For years now, the steady growth of the greater Seattle area has been visible. Especially here in North Creek, Bothell, where the signs and billboards announcing "New Homes!" have become permanent roadside fixtures. Home prices and rent prices keep climbing - and it's gotten to the point where we have begun to wonder who can afford to live here. But very few of us pause to ask "who can't?"
Star Lalario is one of those few people. As a real estate agent, she is invested in the growth of this area and its developing community. But far from being distracted by the beautiful new homes, she became increasingly aware of the hidden cost to families who could no longer afford to live in the area. Families and children being dislocated due to the growing economic disparity in this region.
Star's own experience of homelessness as a child has made her acutely aware of the invisible plight of homeless children. She describes how parents often keep their children hidden out of fear that CPS will take them away. As a result, homeless children are remarkably invisible. And because most people never see children on the streets, they often do not think they exist.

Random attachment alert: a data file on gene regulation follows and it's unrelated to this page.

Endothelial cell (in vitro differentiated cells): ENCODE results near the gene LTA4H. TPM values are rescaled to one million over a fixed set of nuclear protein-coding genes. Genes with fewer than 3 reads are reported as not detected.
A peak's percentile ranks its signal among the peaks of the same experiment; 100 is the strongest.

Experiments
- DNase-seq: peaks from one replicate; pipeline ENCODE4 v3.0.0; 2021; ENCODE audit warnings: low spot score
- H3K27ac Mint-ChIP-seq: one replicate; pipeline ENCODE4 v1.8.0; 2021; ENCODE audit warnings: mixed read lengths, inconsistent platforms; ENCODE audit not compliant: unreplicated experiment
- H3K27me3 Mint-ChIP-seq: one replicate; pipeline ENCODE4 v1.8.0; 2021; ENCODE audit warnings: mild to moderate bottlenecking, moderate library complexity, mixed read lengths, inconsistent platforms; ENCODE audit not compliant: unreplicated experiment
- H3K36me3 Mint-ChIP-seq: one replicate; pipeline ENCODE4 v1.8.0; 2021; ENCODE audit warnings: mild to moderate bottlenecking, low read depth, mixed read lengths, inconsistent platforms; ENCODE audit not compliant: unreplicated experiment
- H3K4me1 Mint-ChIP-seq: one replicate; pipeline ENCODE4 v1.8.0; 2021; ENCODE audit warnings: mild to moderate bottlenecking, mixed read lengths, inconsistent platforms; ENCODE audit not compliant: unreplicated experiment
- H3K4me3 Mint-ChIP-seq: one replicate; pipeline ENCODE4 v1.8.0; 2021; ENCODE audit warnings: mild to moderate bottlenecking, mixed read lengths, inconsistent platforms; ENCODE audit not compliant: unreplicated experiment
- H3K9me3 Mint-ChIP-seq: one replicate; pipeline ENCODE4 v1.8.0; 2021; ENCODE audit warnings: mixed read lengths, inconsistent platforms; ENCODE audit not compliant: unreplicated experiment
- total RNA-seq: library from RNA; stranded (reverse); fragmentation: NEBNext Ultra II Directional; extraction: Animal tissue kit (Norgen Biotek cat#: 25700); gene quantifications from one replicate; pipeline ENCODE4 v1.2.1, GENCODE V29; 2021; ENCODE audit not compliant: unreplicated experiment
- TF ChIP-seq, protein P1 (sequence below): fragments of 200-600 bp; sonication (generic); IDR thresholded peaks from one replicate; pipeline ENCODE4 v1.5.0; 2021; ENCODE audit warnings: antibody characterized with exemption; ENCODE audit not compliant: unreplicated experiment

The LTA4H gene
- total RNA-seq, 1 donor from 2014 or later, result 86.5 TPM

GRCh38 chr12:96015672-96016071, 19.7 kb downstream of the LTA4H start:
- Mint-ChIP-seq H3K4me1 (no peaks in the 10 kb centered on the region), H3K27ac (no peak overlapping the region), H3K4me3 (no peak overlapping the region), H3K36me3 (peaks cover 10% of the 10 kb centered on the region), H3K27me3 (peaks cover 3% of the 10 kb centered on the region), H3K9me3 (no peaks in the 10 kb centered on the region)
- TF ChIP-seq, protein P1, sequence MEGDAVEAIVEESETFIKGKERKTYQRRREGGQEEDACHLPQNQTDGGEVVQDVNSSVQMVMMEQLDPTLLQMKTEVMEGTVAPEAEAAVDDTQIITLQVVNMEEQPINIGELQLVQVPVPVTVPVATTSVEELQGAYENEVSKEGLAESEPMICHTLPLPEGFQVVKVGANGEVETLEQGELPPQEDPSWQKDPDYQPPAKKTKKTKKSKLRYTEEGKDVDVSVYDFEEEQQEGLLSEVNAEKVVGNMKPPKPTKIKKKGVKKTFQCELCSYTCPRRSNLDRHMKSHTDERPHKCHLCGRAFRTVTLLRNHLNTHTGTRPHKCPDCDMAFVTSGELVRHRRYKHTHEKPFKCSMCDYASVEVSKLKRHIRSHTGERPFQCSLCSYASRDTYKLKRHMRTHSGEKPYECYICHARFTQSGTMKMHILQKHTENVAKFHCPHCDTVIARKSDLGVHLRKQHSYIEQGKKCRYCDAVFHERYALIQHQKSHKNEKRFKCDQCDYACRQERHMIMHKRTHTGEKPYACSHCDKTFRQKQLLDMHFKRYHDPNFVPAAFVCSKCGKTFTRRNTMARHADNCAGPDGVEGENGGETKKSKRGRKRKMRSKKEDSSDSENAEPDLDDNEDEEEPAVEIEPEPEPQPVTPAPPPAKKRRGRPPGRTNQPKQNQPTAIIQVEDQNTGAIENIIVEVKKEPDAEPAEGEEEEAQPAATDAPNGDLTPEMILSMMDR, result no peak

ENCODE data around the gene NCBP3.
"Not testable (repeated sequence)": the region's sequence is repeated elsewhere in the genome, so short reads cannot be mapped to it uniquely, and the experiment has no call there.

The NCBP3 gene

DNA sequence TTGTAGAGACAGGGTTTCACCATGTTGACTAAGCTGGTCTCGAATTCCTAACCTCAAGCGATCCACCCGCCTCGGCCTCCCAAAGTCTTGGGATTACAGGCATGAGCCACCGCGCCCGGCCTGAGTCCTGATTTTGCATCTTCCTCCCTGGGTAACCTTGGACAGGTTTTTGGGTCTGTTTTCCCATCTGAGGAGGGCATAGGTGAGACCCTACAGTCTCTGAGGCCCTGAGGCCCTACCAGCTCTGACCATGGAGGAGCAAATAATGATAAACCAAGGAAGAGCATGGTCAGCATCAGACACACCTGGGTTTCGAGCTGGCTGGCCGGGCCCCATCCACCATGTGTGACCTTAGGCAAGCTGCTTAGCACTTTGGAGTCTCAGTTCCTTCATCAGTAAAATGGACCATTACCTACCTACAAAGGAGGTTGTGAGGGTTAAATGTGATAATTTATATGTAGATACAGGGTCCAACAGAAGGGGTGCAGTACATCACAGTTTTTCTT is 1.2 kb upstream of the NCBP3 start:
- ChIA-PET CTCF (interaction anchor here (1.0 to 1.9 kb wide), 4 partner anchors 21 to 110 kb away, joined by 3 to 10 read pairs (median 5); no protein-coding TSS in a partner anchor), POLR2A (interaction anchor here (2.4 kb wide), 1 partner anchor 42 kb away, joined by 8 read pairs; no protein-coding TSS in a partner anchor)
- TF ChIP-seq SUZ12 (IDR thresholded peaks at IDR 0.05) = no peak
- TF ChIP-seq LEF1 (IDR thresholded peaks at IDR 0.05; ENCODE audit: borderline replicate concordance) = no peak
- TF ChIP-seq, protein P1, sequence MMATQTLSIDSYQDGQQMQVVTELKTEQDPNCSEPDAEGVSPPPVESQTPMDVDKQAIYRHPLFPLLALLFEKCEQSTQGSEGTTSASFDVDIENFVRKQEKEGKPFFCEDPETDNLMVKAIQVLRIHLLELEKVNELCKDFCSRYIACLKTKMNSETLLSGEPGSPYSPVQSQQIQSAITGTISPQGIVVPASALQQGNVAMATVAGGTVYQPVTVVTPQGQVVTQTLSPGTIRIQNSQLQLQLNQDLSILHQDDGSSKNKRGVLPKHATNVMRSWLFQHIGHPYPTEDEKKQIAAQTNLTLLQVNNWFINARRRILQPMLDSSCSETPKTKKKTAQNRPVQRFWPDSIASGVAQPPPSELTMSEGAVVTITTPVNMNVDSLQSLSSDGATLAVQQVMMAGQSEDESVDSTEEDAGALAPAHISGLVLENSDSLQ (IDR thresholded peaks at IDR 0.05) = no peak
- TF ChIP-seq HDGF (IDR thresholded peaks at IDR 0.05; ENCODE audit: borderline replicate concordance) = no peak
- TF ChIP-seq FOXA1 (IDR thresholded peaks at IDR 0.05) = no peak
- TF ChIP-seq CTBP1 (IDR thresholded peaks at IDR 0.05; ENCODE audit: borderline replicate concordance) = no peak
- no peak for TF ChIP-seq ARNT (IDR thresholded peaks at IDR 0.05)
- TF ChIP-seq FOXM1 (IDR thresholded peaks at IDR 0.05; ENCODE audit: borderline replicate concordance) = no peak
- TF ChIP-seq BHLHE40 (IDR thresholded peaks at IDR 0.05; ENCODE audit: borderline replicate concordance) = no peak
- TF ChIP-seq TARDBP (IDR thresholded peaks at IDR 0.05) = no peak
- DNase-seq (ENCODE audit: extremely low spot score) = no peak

For most of her adult life, Star has been dedicated to volunteering at homeless shelters in the area. She is passionate about fighting the social stigma of homelessness and conveying a message to those experiencing homelessness that this is "not the sum total of who you are."
"I want them to know they can bounce back from this. They can still have the life they've always wanted."
When she came across a story on the news about a homeless baby, a fire in her was kindled. She realized it was time to do something more. While volunteering with the Union Gospel Mission on Search and Rescue, Star noticed there were no baby/toddler-friendly necessities on the vans. So she began putting together her own care packages with formula, diapers, juice boxes, and kid snacks to be handed out on the vans.
The more she got involved focusing on the needs of homeless children, the more visible they became. Soon, she saw families in their cars or behind stores and went to them directly, offering to connect them to shelters or move them to hotel rooms. She makes regular rounds to safe parking spots where families approach her with item requests.
In October, Star came to the realization that this thing she had started was growing bigger than her. With the help of her friends and now a board of directors, Babies of Homelessness was launched.
Babies Of Homelessness mobilizes the community to deliver essential items to babies, toddlers and young children living in homeless encampments, in their cars/RVs and shelters. Through no fault of their own, these invisible children are often victims of neglect, abuse and sometimes living in deplorable conditions. Our goal is to shed light on an issue that is too often hidden from view of most locals.
This new organization is eager to take off with Star's vision to make visible the invisible children in our community. For ways to volunteer, donate, and get involved, visit Babies of Homelessness